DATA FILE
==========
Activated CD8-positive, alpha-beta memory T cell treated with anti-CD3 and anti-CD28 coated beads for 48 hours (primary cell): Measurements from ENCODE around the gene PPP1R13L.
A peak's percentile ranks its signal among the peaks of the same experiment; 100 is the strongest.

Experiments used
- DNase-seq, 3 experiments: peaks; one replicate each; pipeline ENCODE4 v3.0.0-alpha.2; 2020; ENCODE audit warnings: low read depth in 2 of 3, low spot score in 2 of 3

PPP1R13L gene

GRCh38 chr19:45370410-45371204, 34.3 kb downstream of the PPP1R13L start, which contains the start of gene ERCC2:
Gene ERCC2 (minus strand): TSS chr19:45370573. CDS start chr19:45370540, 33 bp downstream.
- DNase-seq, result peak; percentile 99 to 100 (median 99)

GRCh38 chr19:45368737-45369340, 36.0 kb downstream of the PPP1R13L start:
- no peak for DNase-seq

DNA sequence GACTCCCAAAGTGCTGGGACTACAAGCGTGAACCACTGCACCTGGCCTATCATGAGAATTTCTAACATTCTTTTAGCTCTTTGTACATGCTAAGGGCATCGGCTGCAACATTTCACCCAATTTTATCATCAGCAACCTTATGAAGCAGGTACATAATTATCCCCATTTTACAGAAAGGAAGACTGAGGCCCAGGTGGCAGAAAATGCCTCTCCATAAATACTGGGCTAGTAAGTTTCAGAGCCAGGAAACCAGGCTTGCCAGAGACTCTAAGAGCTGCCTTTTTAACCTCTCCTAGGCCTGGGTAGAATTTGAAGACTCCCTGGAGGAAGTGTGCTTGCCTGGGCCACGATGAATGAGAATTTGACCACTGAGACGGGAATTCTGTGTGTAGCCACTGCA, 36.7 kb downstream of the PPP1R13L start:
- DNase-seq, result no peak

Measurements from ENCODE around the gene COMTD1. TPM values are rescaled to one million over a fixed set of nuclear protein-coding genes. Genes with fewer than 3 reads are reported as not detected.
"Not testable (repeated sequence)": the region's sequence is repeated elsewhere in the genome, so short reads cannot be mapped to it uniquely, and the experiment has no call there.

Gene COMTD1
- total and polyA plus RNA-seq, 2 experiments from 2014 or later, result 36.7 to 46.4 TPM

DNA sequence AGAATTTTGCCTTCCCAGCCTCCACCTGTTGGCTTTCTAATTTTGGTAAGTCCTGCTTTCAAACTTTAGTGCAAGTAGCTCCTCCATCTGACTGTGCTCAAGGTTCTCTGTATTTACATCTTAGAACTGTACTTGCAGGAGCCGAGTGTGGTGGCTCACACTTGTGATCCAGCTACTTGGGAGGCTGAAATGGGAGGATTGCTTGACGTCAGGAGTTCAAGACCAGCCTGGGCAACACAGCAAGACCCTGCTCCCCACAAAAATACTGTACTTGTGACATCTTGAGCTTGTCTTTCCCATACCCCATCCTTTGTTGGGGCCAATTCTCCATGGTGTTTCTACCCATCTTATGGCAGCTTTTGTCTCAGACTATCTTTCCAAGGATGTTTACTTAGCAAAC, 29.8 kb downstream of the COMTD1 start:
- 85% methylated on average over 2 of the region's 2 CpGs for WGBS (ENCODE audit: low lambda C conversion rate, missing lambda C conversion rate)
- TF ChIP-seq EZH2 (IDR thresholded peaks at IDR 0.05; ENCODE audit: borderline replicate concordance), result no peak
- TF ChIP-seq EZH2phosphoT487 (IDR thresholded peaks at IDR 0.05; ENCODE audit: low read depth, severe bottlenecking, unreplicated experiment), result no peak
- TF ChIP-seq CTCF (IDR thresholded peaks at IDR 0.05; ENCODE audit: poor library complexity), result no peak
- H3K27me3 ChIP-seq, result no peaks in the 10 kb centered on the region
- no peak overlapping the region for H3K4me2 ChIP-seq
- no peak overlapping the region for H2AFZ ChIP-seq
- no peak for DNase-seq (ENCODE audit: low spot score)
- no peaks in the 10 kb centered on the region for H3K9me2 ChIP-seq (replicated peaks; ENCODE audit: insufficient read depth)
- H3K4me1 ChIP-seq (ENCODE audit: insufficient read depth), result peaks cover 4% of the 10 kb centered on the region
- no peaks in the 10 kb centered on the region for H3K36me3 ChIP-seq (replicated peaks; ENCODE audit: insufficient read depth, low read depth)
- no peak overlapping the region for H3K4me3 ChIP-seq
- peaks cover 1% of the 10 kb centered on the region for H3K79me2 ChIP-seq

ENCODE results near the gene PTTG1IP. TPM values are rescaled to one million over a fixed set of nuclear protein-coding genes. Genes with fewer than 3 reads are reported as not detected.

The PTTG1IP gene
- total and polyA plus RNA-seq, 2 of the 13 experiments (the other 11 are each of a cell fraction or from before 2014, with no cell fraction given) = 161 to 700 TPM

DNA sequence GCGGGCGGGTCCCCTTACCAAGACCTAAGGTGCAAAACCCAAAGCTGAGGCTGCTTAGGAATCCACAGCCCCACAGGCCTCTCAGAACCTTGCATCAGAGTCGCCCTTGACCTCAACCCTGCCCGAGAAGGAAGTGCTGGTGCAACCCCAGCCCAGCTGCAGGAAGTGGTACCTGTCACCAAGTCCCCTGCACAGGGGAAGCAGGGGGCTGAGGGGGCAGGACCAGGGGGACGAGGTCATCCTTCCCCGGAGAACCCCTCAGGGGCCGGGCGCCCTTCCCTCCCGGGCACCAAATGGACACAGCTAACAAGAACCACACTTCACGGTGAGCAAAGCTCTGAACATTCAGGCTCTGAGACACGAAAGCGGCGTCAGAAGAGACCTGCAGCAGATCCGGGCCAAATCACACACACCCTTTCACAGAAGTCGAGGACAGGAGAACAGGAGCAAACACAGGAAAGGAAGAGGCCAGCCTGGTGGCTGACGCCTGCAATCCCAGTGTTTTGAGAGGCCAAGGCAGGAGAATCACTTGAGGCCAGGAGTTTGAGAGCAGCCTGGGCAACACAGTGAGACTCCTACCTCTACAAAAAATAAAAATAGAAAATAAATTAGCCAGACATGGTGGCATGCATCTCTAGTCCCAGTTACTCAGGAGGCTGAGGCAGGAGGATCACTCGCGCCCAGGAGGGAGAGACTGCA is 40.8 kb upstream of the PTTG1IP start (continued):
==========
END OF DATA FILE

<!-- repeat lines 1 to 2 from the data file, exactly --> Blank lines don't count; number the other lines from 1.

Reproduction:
Activated CD8-positive, alpha-beta memory T cell treated with anti-CD3 and anti-CD28 coated beads for 48 hours (primary cell): Measurements from ENCODE around the gene PPP1R13L.
A peak's percentile ranks its signal among the peaks of the same experiment; 100 is the strongest.